An executive with the New Jersey company that makes wave buoys like this was in Portland last year to tell officials the Oregon Coast is perfect for catching wave energy. A newly released survey finds coastal residents like wave energy, too.

An executive with the New Jersey company that makes wave buoys like this was in Portland last year to tell officials the Oregon Coast is perfect for catching wave energy. A newly released survey finds coastal residents like wave energy, too.

Ocean Powers Technology

Residents along the Oregon Coast are big supporters of wave energy, according to survey results released Thursday.

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Developers have identified Oregon as one of the best places in the United States to install wave energy buoys.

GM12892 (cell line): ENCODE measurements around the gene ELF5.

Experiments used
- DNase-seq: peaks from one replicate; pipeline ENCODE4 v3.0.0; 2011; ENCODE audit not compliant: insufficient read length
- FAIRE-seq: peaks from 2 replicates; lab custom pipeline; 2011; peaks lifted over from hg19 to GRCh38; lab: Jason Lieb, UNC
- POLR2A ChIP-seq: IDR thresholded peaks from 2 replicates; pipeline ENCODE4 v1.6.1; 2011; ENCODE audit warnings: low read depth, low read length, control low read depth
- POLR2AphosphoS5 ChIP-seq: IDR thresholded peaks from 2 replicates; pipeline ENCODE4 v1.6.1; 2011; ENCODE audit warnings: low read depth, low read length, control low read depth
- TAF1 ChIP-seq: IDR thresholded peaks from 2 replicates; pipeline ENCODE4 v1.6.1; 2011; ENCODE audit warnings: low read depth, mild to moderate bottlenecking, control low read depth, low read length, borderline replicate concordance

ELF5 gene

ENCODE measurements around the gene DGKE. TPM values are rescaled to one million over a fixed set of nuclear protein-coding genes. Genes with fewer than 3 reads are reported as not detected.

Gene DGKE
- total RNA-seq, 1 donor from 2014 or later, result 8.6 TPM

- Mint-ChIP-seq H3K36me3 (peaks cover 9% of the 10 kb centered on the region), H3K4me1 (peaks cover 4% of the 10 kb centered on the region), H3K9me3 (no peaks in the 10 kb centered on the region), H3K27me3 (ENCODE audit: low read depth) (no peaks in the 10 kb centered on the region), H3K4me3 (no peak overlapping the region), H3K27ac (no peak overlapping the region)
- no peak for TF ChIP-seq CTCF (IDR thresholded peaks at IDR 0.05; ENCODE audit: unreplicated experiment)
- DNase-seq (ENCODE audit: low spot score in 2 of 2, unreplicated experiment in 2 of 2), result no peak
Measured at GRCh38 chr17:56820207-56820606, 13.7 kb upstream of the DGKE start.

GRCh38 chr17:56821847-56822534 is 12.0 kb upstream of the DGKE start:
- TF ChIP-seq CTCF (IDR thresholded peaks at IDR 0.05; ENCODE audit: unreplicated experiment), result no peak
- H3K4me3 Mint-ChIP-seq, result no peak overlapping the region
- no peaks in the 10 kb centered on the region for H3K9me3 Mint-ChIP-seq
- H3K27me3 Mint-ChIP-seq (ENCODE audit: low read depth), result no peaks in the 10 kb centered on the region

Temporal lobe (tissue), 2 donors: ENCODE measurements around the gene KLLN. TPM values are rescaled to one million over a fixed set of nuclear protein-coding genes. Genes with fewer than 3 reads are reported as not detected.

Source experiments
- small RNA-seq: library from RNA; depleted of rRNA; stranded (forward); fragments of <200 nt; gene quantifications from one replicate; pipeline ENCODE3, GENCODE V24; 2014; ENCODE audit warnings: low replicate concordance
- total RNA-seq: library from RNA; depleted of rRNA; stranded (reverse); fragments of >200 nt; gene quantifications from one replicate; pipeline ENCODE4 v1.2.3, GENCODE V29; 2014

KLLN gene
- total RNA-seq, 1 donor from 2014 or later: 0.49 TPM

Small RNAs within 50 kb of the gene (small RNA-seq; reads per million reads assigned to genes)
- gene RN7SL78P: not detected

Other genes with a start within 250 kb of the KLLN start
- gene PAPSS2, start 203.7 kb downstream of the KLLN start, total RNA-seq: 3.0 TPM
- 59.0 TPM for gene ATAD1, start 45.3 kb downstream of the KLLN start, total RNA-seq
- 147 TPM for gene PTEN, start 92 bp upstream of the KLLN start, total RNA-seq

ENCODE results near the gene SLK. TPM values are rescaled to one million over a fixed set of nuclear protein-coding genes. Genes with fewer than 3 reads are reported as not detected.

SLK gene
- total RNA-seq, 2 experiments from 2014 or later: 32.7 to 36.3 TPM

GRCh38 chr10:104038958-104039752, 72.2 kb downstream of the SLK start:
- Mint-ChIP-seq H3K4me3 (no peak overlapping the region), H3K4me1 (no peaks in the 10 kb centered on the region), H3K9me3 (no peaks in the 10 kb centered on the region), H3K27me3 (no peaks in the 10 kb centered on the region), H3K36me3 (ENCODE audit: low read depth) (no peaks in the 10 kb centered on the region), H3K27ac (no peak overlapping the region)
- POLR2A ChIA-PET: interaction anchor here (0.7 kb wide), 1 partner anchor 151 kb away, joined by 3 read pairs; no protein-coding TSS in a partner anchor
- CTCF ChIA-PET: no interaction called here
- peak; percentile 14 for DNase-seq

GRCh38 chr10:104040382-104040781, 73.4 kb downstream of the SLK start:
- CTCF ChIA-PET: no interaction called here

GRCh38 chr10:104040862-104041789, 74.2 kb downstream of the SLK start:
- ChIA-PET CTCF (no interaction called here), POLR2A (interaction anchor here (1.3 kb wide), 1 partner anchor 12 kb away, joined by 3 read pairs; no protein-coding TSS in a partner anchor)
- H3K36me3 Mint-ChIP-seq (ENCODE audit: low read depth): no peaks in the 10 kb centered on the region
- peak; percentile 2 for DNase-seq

The survey asked coastal 400 residents, from Tillamook to Brookings, what they thought of building new infrastructure in the ocean to capture energy from waves.

Seventy-eight percent said they supported more development. Support dropped to 61 percent when people were asked about development in their communities. Adam Davis is with DHM research, the firm that conducted the poll. Davis says wave energy appeals to Oregonians for three reasons.

“a clean source of energy that’s better for the environment would be number one, number two would be it helps to make us more energy independent, and three would be jobs,” he said.

The survey was paid for by the Oregon Wave Energy Trust, a non-profit group that's promoting the technology. The trust is sponsoring a conference this week in Portland on wave energy.

Little is known about the impact of wave energy technology on fish and other marine life.

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